Bankrate: Mortgage Rates Rebound Following Release of Fed Minutes
NEW YORK, Nov. 27, 2013
NEW YORK, Nov. 27, 2013 /PRNewswire/ --Mortgage rates increased this week,
with the benchmark 30-year fixed mortgage rate rising to 4.44 percent,
according to Bankrate.com's weekly national survey. The average 30-year fixed
mortgage has an average of 0.33 discount and origination points.
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To see mortgage rates in your area, go to
The average 15-year fixed mortgage climbed to 3.47 percent, while the larger
jumbo 30-year fixed mortgage rate is now 4.45 percent. The spread between the
benchmark 30-year fixed rate and the larger jumbo 30-year fixed rate is the
narrowest ever recorded in Bankrate.com's survey. Adjustable rate mortgages
bounced back also, with the 7-year adjustable moving up to 3.62 percent and
the 10-year adjustable rate stepping over the 4 percent mark to 4.03 percent.
Mortgage rates moved higher, unwinding much of last week's decline, following
the release of the Federal Reserve's meeting minutes which raised worries
about an earlier tapering of bond purchases. Concerns that the Fed may start
dialing back the stimulus sooner than expected pushed bond yields and mortgage
rates higher. Mortgage rates are closely related to yields on long-term
As recently as May 1^st, the average 30-year fixed mortgage rate was 3.52
percent. At that time, a $200,000 loan would have carried a monthly payment of
$900.32. With the average rate currently at 4.44 percent, the monthly payment
for the same size loan would be $1,006.25, a difference of approximately $106
per month for anyone that waited too long.
30-year fixed: 4.44% -- up from 4.39% last week (avg. points: 0.33)
15-year fixed: 3.47% -- up from 3.42% last week (avg. points: 0.27)
5/1 ARM: 3.29% -- up from 3.28% last week (avg. points: 0.26)
Bankrate's national weekly mortgage survey is conducted each Wednesday from
data provided by the top 10 banks and thrifts in the top 10 markets.
For a full analysis of this week's move in mortgage rates, go to
The survey is complemented by Bankrate's weekly Rate Trend Index, in which a
panel of mortgage experts predicts which way the rates are headed over the
next seven days. The majority of this week's respondents, 63 percent, expect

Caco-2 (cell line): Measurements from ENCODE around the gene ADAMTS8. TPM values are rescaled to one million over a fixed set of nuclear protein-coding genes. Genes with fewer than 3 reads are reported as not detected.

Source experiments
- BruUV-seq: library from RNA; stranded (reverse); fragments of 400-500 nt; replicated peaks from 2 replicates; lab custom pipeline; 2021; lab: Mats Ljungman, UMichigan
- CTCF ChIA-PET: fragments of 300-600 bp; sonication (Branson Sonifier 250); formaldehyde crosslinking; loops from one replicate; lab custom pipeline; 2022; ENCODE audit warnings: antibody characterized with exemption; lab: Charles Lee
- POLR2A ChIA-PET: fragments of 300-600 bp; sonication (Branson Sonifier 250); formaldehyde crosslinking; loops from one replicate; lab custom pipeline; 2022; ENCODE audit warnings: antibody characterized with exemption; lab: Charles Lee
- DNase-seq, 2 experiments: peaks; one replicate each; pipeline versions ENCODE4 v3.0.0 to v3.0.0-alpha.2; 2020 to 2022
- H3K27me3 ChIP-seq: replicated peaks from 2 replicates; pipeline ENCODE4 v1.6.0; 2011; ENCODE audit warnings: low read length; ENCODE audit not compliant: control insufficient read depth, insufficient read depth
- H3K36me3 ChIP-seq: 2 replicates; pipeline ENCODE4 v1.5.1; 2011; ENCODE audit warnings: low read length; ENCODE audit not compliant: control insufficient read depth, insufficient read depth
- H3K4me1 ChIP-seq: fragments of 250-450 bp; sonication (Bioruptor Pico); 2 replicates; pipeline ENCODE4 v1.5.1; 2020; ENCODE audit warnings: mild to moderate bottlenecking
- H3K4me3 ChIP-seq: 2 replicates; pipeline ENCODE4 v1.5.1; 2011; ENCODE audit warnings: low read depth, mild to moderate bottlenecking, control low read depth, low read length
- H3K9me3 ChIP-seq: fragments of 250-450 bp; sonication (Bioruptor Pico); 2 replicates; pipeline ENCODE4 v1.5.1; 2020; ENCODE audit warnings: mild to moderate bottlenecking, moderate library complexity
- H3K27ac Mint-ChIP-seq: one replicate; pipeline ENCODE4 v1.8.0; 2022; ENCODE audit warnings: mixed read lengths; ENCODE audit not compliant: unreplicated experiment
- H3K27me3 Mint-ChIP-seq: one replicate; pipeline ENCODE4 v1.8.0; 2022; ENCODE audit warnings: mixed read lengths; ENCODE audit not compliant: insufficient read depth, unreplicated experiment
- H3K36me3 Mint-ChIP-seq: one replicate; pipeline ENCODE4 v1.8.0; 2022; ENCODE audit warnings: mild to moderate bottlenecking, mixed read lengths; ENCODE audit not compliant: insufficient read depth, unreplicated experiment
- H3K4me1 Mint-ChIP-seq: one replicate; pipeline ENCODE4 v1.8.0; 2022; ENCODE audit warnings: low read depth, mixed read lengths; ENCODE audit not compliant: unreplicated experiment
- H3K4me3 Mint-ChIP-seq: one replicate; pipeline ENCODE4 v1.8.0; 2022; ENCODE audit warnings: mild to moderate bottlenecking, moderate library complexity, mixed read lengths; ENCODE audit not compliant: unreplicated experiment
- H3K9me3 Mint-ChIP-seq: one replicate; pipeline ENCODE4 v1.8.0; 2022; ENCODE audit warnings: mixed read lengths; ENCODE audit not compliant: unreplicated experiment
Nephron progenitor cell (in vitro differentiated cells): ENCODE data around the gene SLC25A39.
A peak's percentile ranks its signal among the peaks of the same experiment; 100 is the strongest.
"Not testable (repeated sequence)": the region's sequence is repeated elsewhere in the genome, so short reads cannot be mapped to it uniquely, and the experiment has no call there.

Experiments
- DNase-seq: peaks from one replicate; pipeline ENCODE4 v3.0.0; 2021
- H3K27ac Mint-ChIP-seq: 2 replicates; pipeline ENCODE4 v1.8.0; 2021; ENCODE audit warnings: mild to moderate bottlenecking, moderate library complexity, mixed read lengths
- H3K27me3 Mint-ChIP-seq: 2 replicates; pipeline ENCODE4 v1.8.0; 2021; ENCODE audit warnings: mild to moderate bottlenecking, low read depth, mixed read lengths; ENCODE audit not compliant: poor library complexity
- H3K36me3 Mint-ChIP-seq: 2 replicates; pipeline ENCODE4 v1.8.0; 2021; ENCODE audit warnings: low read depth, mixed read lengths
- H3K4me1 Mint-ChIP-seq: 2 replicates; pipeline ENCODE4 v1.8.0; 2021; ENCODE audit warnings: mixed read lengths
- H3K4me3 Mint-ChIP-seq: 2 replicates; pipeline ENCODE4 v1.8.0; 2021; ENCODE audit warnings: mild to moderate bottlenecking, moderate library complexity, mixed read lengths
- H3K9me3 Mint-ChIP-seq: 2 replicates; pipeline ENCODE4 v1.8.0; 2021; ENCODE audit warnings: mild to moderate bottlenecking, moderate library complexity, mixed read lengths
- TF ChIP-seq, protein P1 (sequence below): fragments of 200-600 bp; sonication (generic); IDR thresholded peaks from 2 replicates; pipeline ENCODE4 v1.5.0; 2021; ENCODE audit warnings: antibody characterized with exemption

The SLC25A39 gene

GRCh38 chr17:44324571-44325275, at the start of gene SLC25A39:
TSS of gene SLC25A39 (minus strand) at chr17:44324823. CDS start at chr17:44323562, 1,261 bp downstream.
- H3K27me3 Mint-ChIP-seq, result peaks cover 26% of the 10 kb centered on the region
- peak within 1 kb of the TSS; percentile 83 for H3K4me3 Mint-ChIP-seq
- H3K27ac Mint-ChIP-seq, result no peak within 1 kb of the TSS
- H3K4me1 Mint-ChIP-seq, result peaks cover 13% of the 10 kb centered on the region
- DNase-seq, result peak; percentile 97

mortgage rates to remain more or less unchanged over the coming week, while 25
percent predict mortgage rates will fall. Just 12 percent forecast an increase
in mortgage rates in the next week.
For the full mortgage Rate Trend Index, go to http://www.bankrate.com/RTI.
To download the Bankrate Mortgage Calculator & Mortgage Rates iPhone App 2.0
About Bankrate, Inc.
Bankrate is a leading publisher, aggregator, and distributor of personal
finance content on the Internet. Bankrate provides consumers with proprietary,
fully researched, comprehensive, independent and objective personal finance
editorial content across multiple vertical categories including mortgages,
deposits, insurance, credit cards, and other categories, such as retirement,
automobile loans, and taxes. The Bankrate network includes Bankrate.com, our
flagship website, and other owned and operated personal finance websites,
including CreditCards.com, Interest.com, Bankaholic.com, Mortgage-calc.com,
CreditCardGuide.com, Nationwide Card Services, InsuranceQuotes.com,
CarInsuranceQuotes.com, InsureMe, Bankrate.com.cn, CreditCards.ca,
NetQuote.com, and CD.com.Bankrate aggregates rate information from over 4,800
institutions on more than 300 financial products. With coverage of nearly 600
local markets in all 50 U.S. states, Bankrate generates over 172,000 distinct
rate tables capturing on average over three million pieces of information
daily.Bankrate develops and provides web services to over 80 co-branded
websites with online partners, including some of the most trusted and
frequently visited personal finance sites on the Internet such as Yahoo!, AOL,
CNBC, and Bloomberg. In addition, Bankrate licenses editorial content to over
500 newspapers on a daily basis including The Wall Street Journal, USA Today,
The New York Times, The Los Angeles Times, and The Boston Globe.
For more information contact:
Senior Director, Corporate Communications
SOURCE Bankrate, Inc.
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